Acute and chronic effects of too much sun

Overexposure to ultraviolet radiation (UV) in sunlight can cause sunburn, skin and eye damage, premature skin ageing and skin cancer.

Why Seek shade?

Seeking shade from direct sunlight is one of the key skin cancer prevention protective behaviours.

Shade lessens the impact of intense sunshine, and along with other protective measures including clothing, broad-brimmed hats, sunglasses and sunscreen, can help to reduce exposure to UV.

Direct, diffuse and reflected UV

UV exposure consists of direct UV rays received in sunlight, diffuse UV scattered in the atmosphere/sky around us, but can also include UV reflected from surfaces such as sand, sea, snow or concrete. Surface reflectance is important, because areas of the body that are usually shaded, can be exposed to reflected UV.

Use shade wisely

The World Health Organization advises using shade wisely; seek shade when the sun’s UV rays are most intense but remember that structures such as umbrellas, canopies or trees do not offer complete protection from UV.

Shade coverage

Factors such as the type of shading material and the proportion of the sky that is visible, influence the degree of protection from UV in the shade.

For example, solid materials such as metal or wood block 100% of UV transmission, the percentage is less for perforated materials, while the protection offered by shade fabrics also varies, so it is important to check manufacturers specifications.

Other important considerations include the size, shape and height of a shade structure; larger shade structures can offer greater protection by reducing the level of diffuse UV entering through the sides.

Vegetation, such as trees or trellis covered with climbing plants/vines can also give natural shade; dense tree foliage offers a greater barrier than a less dense leaf canopy.

Beware

So, although shade can reduce UV radiation by 50% or more, it is still possible to get sunburn in a shaded setting, such as sitting under an umbrella at the beach for example, both from scattered UV from the sky and UV reflected off the sand, if you have no additional protection!

Sun paths: daily and seasonal patterns

The sun path refers to the changing position of the sun in the sky, as the Earth rotates and orbits the sun. The angle of direct sunshine and the intensity of UV changes as the sun rises and falls during the day, and over the course of the year, following seasonal patterns.

 

During summer, the sun is higher in the sky than during the winter months and UV is more intense. Try to limit time in the sun when UV rays are strongest, typically between the hours of 11:00am-3:00pm. Adjust your position as needed (or your sun umbrella) to stay in the shade while outside; remember to move with the shade!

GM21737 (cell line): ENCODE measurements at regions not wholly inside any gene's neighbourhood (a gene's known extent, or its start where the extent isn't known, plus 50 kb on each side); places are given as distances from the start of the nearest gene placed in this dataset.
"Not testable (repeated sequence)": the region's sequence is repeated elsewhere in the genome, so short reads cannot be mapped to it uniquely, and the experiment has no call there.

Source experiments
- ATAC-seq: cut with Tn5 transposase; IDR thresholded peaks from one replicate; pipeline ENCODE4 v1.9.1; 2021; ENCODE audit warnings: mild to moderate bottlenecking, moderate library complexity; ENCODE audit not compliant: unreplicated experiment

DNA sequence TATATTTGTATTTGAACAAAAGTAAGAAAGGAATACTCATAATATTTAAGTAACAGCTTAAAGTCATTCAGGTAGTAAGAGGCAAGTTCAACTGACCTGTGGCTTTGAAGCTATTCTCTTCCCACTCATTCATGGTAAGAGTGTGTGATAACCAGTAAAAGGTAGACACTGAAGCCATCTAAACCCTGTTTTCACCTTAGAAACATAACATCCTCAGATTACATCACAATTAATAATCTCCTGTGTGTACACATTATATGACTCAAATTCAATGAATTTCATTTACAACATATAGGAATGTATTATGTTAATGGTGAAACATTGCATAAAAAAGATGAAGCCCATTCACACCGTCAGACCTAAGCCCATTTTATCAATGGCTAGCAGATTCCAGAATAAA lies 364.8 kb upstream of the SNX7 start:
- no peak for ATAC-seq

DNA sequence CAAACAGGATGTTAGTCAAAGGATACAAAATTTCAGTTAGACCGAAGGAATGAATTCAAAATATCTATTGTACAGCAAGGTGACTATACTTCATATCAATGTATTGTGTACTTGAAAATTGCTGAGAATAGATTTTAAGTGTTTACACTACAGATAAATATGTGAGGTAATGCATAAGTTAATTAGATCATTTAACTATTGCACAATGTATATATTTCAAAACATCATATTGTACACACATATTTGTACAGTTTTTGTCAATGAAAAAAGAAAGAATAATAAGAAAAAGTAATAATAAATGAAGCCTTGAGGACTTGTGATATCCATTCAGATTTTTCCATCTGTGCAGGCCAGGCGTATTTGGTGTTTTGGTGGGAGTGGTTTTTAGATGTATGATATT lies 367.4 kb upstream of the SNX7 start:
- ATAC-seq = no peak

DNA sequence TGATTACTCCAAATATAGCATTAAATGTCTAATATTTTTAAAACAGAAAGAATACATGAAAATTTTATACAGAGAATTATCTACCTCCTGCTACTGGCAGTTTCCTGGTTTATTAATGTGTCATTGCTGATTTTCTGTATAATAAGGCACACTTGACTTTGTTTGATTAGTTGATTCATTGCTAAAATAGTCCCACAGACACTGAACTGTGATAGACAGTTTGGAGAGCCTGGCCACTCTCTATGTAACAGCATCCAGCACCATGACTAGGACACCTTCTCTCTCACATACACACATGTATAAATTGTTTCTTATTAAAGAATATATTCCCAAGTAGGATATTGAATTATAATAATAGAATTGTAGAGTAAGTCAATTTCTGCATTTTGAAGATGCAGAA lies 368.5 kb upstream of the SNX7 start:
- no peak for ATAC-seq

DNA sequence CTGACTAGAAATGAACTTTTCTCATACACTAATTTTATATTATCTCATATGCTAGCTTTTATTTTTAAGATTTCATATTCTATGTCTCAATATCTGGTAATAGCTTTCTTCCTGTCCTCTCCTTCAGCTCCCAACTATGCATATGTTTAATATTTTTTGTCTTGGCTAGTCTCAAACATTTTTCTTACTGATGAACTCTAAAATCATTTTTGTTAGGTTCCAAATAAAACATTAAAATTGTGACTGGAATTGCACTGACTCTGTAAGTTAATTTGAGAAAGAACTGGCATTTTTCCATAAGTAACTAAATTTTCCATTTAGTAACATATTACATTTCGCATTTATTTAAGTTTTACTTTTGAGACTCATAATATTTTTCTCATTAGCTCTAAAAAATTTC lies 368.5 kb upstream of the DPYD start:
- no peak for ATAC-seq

Time of year, time of day and time unprotected outside, all matter to your skin!

Both occasional and chronic UV exposure can be damaging. Frequent exposure, even without burning can increase skin cancer risk, but sunburn is the most harmful. So, time of year, time of day and time unprotected outside, all matter to your skin.

Shade structures can be permanent, temporary or portable, and during the times when sun protection is advised, used in combination with other protective measures, seeking shade can offer a practical way to help shield skin from UV rays e.g. when on the move with children, use a portable sunshade for prams, buggies or pushchairs.

It all adds up!

Babies, children and people with fair skin are particularly vulnerable to UV damage, which accumulates over time!

Cumulative annual UV exposure can vary quite widely among individuals, and to a large extent, is influenced by occupation, extent of outdoor activities or leisure pursuits.

Simple measures or adjustments to routines like scheduling activities, work, and/or lunch breaks, indoors during peak UV hours, can help to reduce UV exposure.

Enjoy the sun safely

Be SunSmart, especially from April-September in Ireland when the intensity of sunburn producing UV is greatest, even when it is cloudy!

Stay safe by limiting time in the sun when UV rays are strongest, typically between the hours of 11:00am-3:00pm; for example, by planning your day’s activities in advance to reduce sun exposure in the middle of the day, and seeking shade.

Follow the Healthy Ireland SunSmart 5 S’s: Slip on clothing that covers skin, Slop on sunscreen, Slap on a wide-brimmed hat, Seek shade and Slide on sunglasses.

Five S’s of Sun Safety

 

Protect your family: Babies and young children are particularly vulnerable to sun exposure.

Remember: Do not deliberately suntan. Avoid sunbathing/sun burning. Never ever use a sunbed!


We want ‘Everyone Under the Sun‘ to be SunSmart, particularly during peak-UV months from April to September – even if you’re just out for a stroll, queuing for the shops, or mowing the lawn! Read our short guide, written with hospital-based dermatologists, to protecting and checking your skin.   

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